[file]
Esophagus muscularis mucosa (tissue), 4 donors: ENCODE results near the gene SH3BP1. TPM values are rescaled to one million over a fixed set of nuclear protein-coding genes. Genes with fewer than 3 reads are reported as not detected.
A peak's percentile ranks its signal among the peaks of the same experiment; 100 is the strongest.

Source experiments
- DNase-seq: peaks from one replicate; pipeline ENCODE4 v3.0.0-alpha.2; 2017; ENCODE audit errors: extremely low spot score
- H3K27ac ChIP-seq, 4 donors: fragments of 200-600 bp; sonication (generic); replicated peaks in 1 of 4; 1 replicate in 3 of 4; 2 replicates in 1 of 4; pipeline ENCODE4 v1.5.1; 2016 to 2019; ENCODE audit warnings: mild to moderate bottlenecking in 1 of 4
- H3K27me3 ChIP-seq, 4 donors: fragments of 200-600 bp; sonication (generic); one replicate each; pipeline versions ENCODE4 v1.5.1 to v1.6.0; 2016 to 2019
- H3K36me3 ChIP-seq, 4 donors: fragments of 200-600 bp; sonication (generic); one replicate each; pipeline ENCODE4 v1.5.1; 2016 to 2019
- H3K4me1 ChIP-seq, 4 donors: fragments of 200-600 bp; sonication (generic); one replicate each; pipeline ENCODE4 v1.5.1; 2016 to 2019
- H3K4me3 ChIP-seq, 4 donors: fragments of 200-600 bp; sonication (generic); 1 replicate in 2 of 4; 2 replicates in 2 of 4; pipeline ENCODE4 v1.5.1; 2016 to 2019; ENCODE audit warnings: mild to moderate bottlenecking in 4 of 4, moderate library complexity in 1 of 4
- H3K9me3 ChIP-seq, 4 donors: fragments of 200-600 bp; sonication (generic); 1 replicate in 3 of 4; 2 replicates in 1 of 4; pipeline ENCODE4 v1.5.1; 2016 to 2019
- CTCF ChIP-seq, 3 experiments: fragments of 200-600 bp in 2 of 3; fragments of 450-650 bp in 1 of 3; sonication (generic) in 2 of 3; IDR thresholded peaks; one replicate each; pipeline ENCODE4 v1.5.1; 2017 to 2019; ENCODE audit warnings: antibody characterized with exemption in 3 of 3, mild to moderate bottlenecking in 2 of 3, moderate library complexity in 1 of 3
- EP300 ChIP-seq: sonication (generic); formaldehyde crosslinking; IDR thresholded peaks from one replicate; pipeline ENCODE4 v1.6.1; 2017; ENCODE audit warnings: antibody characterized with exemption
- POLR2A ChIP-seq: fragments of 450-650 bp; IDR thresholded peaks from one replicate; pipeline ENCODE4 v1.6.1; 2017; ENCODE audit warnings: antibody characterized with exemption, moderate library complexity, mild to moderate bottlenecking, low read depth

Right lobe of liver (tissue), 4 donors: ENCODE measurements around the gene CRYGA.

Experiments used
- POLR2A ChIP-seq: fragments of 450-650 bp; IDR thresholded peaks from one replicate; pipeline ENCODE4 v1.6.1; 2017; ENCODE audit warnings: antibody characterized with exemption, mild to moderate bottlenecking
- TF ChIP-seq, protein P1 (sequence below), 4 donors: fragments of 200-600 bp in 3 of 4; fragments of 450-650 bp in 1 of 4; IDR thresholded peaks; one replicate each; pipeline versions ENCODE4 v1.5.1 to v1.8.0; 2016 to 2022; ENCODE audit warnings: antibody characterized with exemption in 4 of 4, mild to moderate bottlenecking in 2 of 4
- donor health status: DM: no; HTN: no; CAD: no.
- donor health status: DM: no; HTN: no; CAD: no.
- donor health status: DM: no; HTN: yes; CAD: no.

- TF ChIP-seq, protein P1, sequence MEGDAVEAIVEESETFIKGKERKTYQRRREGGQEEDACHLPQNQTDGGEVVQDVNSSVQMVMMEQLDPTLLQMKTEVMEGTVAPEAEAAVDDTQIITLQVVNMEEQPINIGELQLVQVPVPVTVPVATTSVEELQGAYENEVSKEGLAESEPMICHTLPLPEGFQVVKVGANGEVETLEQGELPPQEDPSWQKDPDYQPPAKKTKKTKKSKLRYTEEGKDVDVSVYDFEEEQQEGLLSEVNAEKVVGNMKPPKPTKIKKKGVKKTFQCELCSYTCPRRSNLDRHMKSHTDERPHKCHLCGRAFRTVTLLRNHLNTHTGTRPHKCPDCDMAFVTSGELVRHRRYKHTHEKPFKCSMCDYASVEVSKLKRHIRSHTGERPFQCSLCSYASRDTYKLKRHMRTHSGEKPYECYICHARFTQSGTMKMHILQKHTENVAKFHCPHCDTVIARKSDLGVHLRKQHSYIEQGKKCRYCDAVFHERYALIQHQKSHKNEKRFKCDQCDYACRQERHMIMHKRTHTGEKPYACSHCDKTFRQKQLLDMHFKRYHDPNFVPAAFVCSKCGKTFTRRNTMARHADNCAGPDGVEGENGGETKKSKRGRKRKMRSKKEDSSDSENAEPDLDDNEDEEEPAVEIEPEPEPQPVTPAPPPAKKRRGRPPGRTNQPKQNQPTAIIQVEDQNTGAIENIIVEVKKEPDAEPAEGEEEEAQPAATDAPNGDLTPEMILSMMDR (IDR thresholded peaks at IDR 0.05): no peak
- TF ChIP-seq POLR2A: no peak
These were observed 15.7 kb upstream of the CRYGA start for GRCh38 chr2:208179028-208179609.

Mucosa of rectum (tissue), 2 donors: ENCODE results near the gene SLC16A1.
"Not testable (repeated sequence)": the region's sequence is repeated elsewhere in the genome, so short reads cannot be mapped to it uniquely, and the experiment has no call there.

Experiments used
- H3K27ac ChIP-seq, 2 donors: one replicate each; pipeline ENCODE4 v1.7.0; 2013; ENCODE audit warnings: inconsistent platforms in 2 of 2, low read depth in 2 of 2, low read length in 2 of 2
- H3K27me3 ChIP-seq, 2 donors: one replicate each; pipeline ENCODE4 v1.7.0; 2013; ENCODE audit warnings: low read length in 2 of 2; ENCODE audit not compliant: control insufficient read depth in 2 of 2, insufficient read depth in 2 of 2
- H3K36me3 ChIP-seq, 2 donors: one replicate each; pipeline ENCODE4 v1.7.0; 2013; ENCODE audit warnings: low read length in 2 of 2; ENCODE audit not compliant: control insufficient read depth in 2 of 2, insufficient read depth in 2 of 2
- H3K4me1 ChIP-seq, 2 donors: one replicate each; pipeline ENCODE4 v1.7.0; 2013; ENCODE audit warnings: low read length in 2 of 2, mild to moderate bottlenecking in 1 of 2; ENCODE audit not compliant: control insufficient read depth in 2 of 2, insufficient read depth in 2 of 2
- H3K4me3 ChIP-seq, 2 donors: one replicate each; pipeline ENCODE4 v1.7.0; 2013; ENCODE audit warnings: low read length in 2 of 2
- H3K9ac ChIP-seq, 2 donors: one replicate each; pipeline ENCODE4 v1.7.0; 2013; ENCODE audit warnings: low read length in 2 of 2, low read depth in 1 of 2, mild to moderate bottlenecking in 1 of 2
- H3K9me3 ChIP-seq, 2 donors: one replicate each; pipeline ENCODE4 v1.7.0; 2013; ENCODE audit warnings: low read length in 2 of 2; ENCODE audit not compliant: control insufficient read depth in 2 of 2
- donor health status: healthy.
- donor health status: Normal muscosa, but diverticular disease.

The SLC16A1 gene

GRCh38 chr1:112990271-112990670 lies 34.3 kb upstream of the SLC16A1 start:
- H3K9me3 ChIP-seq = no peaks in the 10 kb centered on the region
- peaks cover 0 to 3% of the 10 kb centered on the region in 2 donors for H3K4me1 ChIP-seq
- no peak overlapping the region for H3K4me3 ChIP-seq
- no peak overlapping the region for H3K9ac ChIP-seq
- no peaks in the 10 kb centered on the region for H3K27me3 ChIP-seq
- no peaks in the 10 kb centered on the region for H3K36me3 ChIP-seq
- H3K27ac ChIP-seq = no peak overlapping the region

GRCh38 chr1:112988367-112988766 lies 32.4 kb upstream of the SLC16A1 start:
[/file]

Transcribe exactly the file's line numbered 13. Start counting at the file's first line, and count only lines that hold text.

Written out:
- POLR2A ChIP-seq: fragments of 450-650 bp; IDR thresholded peaks from one replicate; pipeline ENCODE4 v1.6.1; 2017; ENCODE audit warnings: antibody characterized with exemption, moderate library complexity, mild to moderate bottlenecking, low read depth